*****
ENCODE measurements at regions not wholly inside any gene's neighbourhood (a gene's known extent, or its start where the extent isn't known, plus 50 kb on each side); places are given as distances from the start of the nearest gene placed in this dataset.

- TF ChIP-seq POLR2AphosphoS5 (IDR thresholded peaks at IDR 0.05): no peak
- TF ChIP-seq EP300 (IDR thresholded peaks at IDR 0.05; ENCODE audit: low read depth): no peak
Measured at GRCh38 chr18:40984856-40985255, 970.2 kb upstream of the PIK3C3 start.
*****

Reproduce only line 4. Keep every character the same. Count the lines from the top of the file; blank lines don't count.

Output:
Measured at GRCh38 chr18:40984856-40985255, 970.2 kb upstream of the PIK3C3 start.